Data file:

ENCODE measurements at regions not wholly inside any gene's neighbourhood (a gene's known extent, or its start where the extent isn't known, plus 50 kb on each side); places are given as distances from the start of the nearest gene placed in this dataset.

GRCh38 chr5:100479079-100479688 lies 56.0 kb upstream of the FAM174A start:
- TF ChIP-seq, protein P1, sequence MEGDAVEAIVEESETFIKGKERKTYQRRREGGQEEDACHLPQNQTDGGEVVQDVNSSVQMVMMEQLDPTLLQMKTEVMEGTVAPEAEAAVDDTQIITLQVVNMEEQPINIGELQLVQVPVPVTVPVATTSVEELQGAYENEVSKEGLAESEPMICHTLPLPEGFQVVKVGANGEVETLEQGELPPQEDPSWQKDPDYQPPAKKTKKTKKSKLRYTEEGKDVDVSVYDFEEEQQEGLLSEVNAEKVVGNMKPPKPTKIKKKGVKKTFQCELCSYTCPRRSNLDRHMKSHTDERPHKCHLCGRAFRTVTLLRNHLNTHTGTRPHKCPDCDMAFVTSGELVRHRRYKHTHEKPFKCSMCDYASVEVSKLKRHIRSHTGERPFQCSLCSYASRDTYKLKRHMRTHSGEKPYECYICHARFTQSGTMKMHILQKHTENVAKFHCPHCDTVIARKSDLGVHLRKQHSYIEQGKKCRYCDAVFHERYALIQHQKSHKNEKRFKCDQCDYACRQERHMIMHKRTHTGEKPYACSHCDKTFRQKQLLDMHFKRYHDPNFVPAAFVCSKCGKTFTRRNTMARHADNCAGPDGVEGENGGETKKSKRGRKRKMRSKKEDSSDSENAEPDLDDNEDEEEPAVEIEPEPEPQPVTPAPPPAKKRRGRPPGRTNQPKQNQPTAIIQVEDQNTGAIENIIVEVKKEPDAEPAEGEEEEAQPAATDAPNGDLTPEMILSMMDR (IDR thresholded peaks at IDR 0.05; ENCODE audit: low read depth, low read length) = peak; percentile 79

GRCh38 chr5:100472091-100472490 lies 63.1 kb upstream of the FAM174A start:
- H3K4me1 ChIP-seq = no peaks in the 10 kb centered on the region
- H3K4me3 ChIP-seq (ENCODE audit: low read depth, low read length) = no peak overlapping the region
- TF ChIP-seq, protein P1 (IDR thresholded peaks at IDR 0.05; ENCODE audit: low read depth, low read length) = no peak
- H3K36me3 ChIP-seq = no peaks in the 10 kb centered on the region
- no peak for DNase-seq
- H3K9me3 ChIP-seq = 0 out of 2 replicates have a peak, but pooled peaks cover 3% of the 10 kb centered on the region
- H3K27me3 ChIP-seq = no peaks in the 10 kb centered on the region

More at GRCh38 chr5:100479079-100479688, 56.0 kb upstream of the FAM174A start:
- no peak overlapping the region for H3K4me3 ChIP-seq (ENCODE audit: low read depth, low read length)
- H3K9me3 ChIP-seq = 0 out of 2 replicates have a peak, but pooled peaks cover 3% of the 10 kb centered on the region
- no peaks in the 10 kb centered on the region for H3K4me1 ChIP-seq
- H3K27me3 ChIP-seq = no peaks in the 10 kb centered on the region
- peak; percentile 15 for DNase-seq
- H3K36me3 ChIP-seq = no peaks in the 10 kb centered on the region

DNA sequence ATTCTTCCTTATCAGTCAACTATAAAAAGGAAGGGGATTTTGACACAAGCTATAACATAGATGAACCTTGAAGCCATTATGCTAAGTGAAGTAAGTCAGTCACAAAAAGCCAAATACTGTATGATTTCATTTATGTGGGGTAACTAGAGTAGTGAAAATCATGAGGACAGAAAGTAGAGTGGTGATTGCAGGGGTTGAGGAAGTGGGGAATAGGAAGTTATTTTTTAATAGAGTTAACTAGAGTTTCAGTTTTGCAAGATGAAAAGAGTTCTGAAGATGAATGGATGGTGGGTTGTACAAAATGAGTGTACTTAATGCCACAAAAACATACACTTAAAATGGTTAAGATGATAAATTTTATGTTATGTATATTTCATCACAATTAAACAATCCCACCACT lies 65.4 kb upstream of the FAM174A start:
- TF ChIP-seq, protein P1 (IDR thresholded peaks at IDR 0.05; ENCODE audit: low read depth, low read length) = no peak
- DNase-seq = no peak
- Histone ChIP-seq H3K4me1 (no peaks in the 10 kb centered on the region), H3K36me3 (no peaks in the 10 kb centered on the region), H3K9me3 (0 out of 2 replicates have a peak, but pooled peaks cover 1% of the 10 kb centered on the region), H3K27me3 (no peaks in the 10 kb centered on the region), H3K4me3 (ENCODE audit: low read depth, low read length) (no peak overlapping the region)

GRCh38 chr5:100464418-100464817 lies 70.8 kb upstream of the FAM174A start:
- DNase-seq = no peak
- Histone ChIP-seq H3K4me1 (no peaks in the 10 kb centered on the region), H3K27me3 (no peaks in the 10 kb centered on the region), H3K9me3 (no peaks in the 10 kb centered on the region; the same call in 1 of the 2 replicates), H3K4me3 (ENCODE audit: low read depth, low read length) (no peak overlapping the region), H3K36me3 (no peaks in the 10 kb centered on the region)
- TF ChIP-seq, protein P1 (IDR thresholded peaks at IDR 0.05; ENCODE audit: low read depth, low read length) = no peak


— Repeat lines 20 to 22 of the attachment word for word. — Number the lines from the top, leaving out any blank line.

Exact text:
- TF ChIP-seq, protein P1 (IDR thresholded peaks at IDR 0.05; ENCODE audit: low read depth, low read length) = no peak
- DNase-seq = no peak
- Histone ChIP-seq H3K4me1 (no peaks in the 10 kb centered on the region), H3K36me3 (no peaks in the 10 kb centered on the region), H3K9me3 (0 out of 2 replicates have a peak, but pooled peaks cover 1% of the 10 kb centered on the region), H3K27me3 (no peaks in the 10 kb centered on the region), H3K4me3 (ENCODE audit: low read depth, low read length) (no peak overlapping the region)